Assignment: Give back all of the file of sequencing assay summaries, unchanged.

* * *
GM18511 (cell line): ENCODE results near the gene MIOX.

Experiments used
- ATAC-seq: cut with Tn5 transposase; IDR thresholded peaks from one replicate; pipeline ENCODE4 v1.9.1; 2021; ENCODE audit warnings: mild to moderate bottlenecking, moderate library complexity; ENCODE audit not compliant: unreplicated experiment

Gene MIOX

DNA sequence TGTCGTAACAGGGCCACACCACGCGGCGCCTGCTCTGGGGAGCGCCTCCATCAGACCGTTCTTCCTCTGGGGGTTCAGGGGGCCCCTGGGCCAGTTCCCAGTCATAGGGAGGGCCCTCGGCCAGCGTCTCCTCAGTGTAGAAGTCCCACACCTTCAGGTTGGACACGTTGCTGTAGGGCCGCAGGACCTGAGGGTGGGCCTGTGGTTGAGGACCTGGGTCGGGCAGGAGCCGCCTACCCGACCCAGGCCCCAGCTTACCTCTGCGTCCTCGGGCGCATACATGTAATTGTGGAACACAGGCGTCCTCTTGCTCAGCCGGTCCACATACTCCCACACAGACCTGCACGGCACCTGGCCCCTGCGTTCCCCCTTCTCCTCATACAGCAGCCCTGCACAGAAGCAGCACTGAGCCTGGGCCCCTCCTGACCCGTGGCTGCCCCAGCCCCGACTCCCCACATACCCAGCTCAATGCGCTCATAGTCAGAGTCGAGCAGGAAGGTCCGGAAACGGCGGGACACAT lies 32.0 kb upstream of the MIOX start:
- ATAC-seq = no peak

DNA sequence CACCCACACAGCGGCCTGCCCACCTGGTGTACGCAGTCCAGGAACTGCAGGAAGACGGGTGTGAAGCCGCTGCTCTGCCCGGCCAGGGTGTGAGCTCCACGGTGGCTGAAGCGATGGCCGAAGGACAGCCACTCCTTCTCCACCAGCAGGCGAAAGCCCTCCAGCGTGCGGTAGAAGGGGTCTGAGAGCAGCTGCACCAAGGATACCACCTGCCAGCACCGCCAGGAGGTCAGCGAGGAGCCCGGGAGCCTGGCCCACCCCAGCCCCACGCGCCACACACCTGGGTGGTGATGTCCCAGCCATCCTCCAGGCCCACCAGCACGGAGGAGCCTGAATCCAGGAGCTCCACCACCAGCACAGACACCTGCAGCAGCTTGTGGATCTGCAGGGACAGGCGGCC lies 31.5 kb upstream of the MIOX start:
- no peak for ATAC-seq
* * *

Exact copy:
GM18511 (cell line): ENCODE results near the gene MIOX.

Experiments used
- ATAC-seq: cut with Tn5 transposase; IDR thresholded peaks from one replicate; pipeline ENCODE4 v1.9.1; 2021; ENCODE audit warnings: mild to moderate bottlenecking, moderate library complexity; ENCODE audit not compliant: unreplicated experiment

Gene MIOX

DNA sequence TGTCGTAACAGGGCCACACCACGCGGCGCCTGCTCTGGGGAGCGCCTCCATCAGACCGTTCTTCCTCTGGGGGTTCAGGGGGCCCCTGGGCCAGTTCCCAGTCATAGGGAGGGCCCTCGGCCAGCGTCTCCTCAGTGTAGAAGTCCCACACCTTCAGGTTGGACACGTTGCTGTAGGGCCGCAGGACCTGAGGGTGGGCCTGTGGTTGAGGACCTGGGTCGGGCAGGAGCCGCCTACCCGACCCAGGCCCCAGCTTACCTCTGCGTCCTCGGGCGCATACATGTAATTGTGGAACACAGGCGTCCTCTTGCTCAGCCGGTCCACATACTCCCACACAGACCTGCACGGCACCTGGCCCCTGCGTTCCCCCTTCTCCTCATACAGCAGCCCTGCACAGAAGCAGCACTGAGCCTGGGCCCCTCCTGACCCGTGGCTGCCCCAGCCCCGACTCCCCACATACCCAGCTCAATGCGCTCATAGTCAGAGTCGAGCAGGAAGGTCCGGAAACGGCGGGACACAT lies 32.0 kb upstream of the MIOX start:
- ATAC-seq = no peak

DNA sequence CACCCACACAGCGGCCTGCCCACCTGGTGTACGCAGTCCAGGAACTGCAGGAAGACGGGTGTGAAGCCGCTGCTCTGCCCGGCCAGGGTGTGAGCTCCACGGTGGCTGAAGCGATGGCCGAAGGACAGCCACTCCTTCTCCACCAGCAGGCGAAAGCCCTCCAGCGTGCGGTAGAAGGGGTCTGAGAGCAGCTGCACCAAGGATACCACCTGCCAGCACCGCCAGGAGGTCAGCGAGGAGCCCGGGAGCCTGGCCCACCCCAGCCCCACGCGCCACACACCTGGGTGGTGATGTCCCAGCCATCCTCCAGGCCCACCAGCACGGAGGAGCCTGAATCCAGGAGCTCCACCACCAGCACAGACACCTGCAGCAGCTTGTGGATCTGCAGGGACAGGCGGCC lies 31.5 kb upstream of the MIOX start:
- no peak for ATAC-seq